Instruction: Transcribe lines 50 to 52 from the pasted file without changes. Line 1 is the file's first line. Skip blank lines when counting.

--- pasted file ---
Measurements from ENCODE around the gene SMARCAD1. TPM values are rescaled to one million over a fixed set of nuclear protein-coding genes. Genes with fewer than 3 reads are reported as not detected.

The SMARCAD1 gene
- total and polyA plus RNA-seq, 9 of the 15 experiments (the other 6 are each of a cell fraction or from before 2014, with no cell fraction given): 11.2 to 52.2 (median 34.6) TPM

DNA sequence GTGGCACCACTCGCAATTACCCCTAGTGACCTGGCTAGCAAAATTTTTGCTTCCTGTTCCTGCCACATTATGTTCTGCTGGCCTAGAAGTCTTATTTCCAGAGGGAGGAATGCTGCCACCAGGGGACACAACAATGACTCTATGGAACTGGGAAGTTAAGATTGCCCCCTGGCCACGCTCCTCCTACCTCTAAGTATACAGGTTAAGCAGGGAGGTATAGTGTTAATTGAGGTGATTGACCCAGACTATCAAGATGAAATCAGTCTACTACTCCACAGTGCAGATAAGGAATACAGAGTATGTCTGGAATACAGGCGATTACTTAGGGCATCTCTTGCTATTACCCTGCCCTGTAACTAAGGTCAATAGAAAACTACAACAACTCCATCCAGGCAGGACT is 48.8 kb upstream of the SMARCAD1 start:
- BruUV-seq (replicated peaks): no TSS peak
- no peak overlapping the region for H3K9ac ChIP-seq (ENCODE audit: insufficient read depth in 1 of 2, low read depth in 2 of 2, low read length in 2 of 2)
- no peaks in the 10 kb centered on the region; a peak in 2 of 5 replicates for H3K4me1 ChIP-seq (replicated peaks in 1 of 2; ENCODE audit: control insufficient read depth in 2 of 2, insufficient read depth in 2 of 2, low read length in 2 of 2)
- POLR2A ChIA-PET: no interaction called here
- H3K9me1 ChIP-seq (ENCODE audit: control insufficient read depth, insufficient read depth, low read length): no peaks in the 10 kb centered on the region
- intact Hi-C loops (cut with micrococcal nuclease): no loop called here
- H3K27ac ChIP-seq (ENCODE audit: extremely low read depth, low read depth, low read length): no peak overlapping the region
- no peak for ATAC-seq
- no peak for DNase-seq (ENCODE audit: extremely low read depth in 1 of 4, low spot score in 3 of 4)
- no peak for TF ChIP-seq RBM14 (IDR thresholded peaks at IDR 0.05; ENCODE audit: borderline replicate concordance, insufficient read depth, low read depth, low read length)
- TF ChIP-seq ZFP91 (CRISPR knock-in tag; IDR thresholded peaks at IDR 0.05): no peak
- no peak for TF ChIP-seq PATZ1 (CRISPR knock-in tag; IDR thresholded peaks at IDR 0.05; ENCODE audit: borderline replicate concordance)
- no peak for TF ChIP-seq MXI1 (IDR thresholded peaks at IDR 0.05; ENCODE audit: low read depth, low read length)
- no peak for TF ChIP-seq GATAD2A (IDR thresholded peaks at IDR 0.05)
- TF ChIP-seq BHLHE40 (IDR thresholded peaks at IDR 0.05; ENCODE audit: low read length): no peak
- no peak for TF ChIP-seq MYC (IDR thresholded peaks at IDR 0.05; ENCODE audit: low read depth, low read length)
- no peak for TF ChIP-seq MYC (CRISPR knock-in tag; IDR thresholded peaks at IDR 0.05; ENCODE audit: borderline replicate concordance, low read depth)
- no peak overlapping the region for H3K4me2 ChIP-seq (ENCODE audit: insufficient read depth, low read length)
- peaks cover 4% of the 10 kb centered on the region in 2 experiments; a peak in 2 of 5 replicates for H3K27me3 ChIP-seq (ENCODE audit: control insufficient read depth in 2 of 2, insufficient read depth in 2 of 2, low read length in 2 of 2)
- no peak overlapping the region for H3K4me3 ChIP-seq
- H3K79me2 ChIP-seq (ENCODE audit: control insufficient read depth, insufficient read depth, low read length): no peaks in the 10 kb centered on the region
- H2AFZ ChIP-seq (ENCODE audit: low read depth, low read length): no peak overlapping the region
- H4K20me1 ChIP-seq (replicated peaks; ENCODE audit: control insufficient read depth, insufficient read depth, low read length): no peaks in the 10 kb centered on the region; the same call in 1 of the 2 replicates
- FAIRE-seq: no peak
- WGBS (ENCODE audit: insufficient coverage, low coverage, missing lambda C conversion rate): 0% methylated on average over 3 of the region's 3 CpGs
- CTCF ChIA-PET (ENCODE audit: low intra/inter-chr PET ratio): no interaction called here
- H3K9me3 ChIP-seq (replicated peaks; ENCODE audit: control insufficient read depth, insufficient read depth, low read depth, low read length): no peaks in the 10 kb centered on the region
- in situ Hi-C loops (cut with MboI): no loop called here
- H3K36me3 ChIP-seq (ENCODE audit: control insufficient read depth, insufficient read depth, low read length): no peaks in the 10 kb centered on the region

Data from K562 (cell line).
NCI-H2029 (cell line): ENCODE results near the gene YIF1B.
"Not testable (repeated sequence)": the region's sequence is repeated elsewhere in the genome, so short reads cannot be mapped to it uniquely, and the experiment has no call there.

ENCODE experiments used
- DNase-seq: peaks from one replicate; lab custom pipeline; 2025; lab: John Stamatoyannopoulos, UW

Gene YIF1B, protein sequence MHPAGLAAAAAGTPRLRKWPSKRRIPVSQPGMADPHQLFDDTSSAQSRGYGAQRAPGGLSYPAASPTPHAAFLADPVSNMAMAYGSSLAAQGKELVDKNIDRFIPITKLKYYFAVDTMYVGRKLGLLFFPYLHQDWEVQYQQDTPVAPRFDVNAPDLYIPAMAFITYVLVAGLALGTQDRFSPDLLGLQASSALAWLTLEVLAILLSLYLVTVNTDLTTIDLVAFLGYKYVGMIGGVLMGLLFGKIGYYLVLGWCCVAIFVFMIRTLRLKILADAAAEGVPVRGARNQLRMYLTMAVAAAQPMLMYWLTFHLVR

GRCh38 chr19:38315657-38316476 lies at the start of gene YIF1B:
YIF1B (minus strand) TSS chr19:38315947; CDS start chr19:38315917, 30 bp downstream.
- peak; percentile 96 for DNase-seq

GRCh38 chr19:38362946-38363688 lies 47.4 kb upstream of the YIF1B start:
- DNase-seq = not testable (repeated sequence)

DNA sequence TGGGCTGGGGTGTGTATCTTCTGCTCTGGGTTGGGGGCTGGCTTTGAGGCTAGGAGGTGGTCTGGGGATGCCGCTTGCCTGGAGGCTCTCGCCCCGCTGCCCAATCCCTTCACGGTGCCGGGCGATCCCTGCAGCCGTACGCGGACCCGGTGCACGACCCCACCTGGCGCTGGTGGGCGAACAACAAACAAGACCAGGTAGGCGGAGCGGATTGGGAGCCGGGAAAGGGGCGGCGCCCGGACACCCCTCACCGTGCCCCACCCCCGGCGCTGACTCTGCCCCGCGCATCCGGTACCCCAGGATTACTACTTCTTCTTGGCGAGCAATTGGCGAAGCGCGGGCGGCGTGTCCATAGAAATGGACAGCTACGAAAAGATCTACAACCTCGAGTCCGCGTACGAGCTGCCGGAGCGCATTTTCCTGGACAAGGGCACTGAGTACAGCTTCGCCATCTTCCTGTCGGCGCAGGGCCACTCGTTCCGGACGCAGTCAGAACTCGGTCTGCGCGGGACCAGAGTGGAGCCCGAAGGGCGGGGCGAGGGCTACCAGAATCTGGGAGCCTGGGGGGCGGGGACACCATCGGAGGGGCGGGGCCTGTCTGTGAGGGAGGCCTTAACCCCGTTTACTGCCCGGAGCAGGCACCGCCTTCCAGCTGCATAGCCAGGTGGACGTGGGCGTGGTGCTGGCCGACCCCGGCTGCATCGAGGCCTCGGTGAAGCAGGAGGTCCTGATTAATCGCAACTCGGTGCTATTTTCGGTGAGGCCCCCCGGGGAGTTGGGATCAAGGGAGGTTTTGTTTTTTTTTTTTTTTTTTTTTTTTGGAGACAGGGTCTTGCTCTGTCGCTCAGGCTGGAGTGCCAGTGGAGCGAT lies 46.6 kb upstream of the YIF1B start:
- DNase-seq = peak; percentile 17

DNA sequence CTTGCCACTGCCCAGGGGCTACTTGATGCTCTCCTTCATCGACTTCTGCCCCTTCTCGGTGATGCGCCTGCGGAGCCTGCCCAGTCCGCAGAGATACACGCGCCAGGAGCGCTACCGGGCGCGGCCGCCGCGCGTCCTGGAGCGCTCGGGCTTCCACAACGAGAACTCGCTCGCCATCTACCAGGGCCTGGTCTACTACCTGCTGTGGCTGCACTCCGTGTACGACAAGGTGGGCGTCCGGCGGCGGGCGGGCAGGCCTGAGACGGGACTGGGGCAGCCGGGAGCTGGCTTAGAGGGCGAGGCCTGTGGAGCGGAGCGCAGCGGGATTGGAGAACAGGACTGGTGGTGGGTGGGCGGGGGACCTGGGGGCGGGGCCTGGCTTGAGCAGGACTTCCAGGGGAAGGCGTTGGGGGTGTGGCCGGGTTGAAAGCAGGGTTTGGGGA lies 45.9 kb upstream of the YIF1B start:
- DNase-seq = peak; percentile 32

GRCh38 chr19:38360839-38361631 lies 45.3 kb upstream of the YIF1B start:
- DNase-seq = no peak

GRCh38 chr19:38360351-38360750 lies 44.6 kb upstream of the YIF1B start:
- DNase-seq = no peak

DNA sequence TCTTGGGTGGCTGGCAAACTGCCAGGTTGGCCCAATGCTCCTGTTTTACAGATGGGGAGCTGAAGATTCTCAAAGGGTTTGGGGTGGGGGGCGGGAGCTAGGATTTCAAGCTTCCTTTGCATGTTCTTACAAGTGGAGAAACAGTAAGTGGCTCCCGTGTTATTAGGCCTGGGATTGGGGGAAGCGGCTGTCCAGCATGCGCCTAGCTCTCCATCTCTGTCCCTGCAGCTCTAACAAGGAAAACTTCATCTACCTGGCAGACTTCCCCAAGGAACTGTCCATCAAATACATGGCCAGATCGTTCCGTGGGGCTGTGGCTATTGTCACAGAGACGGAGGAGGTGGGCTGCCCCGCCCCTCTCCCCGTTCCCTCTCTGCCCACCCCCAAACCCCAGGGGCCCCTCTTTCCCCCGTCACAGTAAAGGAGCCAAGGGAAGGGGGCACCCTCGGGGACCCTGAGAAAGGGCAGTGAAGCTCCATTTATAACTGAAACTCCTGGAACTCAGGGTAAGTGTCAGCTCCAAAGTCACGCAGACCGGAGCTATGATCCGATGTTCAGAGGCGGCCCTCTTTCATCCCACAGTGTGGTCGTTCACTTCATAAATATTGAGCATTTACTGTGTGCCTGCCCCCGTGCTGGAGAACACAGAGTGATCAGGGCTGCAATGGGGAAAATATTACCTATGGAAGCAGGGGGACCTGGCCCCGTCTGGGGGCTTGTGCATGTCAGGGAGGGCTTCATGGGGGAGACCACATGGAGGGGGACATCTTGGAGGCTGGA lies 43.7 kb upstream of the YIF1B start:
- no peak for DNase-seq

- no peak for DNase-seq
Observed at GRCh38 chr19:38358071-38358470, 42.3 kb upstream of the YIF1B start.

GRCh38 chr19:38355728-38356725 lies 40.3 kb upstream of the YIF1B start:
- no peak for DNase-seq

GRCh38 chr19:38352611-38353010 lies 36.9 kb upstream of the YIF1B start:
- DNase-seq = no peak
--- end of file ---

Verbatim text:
- DNase-seq = no peak

GRCh38 chr19:38360351-38360750 lies 44.6 kb upstream of the YIF1B start:
- DNase-seq = no peak